Frustrating road to an FOI law

AFTER ALMOST A YEAR in the technical working group (TWG) of the House committee on public information, a consolidated version of the Freedom of Information (FOI) bill was approved speedily and without objection last Sept. 2. A far cry from the paragraph-by-paragraph deliberation in previous sessions, the TWG meeting that Tuesday approved all remaining provisions, from Section 7f through Section 33, as well as the Title and Short Title of the measure. This was thanks to the steadfast leadership of the committee chairman, Misamis Occidental Representative Jorge Almonte, and the perseverance of the authors and other advocates who sought to reconcile provisions and forge consensus.

Although it is tempting to say that the long-awaited passage of the bill is now in sight, it would be best to put things in perspective by recalling what happened prior to this success.

The fact is, the consolidation of the bill at the TWG slowed down because of questions and objections at every turn. For example, one TWG session opened up with Section 7c, where provisions for the exceptions to FOI specifically relating to the military were stated. A good part of the session was spent reorienting everyone about where they left off — which was ACT Partylist Rep. Antonio L. Tinio’s amendment to the provision:

“a. The information requested pertains to internal and/or external defense, law enforcement, and border control, when the disclosure thereof would: unduly compromise or interfere with any legitimate military or law enforcement operation.”

He wanted it changed to “ongoing legitimate military or law enforcement operation.” This should have been easily resolved, given that representatives from the Department of National Defense (DND) were already present in the TWG to give their position. But unfortunately the congressmen still debated on whether they should defer their decision in the absence of Rep. Tinio because he arrived late for the meeting.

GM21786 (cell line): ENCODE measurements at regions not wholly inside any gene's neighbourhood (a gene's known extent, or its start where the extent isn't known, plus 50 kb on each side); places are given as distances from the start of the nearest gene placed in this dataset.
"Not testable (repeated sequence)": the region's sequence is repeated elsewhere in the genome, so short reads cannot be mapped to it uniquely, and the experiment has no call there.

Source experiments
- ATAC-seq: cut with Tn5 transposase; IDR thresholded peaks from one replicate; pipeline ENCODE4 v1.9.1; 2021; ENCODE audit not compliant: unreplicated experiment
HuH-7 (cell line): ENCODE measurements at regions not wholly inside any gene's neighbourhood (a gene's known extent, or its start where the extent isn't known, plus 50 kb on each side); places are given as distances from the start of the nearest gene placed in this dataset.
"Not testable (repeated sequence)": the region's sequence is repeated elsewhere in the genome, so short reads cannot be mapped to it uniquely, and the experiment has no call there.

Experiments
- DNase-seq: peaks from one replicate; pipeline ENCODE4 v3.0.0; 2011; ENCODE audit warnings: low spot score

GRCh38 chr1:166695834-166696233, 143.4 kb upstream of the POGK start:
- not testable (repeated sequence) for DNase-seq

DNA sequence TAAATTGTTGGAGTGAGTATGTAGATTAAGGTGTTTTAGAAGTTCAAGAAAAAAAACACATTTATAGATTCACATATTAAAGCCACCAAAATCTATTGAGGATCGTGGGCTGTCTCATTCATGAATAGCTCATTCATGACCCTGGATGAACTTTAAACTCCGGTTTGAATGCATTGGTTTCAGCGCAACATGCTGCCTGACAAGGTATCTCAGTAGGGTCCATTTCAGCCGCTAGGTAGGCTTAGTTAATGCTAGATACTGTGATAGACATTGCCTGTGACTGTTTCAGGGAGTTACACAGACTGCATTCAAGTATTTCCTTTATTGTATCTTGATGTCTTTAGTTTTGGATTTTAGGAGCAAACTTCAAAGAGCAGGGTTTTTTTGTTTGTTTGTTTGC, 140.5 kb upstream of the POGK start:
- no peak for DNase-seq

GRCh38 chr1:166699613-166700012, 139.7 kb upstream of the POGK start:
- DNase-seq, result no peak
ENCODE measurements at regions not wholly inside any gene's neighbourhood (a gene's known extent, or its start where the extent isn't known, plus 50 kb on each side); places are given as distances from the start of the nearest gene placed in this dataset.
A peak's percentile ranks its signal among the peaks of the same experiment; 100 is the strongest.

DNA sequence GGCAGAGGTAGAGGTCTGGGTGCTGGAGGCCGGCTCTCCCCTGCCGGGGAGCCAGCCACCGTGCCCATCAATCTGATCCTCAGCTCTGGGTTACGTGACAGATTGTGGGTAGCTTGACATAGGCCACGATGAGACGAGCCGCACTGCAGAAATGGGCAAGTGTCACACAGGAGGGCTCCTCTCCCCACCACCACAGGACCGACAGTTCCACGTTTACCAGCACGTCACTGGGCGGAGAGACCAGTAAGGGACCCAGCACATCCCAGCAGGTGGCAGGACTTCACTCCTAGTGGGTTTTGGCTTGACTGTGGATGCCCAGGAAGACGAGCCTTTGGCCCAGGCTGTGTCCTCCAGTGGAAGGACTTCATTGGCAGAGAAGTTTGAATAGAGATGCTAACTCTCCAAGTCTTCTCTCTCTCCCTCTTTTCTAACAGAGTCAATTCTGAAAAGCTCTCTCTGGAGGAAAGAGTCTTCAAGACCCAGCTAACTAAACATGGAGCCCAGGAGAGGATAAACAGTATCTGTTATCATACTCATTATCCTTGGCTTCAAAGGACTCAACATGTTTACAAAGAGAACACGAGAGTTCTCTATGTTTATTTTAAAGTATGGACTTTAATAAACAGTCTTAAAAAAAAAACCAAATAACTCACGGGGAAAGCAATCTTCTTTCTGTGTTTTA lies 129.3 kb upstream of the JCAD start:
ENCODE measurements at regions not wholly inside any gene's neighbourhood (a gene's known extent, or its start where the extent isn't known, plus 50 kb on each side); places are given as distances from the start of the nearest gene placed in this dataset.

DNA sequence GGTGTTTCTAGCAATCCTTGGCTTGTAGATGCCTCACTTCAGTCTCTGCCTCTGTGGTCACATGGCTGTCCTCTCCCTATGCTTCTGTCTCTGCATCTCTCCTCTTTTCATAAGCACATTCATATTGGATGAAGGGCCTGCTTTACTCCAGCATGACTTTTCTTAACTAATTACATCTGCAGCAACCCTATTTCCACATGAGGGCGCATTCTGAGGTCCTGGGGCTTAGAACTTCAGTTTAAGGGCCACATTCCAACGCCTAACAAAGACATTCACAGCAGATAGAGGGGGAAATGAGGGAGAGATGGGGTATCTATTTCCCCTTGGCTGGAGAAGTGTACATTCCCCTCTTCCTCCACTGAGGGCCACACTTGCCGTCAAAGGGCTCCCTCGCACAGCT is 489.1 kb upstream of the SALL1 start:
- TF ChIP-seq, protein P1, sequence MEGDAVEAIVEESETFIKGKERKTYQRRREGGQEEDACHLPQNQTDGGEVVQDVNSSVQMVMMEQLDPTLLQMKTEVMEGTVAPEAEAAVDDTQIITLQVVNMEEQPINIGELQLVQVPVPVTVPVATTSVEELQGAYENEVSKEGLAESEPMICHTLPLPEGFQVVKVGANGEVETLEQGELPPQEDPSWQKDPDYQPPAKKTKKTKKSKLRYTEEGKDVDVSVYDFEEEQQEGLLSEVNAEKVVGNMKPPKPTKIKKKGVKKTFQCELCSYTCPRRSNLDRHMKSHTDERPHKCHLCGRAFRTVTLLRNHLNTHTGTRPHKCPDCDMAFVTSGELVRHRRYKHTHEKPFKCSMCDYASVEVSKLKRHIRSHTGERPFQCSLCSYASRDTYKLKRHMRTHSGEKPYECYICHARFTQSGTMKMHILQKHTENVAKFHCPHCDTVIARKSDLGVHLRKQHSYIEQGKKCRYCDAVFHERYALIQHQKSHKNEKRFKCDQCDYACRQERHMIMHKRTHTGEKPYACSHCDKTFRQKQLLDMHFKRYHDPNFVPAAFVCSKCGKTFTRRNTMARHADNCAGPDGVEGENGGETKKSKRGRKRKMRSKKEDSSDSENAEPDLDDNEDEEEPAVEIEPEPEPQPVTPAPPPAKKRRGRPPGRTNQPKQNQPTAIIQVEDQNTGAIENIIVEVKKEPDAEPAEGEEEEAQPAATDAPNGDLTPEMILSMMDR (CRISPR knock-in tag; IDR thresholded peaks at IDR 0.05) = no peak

Soon after, the DND gave their position with regard to this provision. However, Kabataan Partylist Rep. Terry Ridon suddenly asked whether the DND representative had any written authority to give and read the DND’s statement — something that ABAKADA Partylist Rep. Jonathan de la Cruz pressed on. This was of course ridiculous, an official representing DND does not need a “written authority’” to simply read the agency’s statement.

Hours were wasted, and the deliberation on Section 7c-i stalled until Rep. Leni Robredo called for the committee to put the decision to a vote and finally settle the matter. A few more minutes were spent to figure out the voting members of the committee before they finally declined the amendment and kept the section as is.

So one may ask: Who is slowing down the movement of FOI? Who creates the stumbling blocks?

The fact of the matter is, even with the consolidation of the bill, the road to its passage is long and tortuous. More obstacles, more delaying tactics lie ahead.

The FOI bill was almost passed in the 14th Congress, needing only ratification by the House of Representatives of the bicameral conference report. What is even more heartbreaking is the fact that the bill had over 180 co-sponsors at the time.

Let us also not forget that this bill was driven to the ground in the 15th Congress when the committee failed to have a report approved in time.

The passage of this bill has been derailed long enough. We cannot overemphasize how important it is to have an empowering mechanism that we can use to effectively monitor how our own government exercises its power and authority.

Having an FOI law will facilitate greater awareness of government decisions, policies, plans and accomplishments.

At this point, nothing is more essential than building on the momentum created by the consolidation of the bill at the TWG.

The FOI bill still has a long way to go, and we must continue to be vigilant and guard against the forces that impede its passage.

But we have confidence in Rep. Almonte’s leadership, as well as the authors of the bill led by Deputy Speaker Dina Abad and Rep. Leni Robredo. Our government champions, together with the broad support from civil society, will be able to clear the stumbling blocks that lie ahead.

Karla Michelle Yu finished her bachelor’s degree in Political Science from De La Salle University Manila and is also a graduate of the Friedrich Ebert Stiftung’s Academy of Political Management.

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The article was first posted on BusinessWorld on October 5, 2014.
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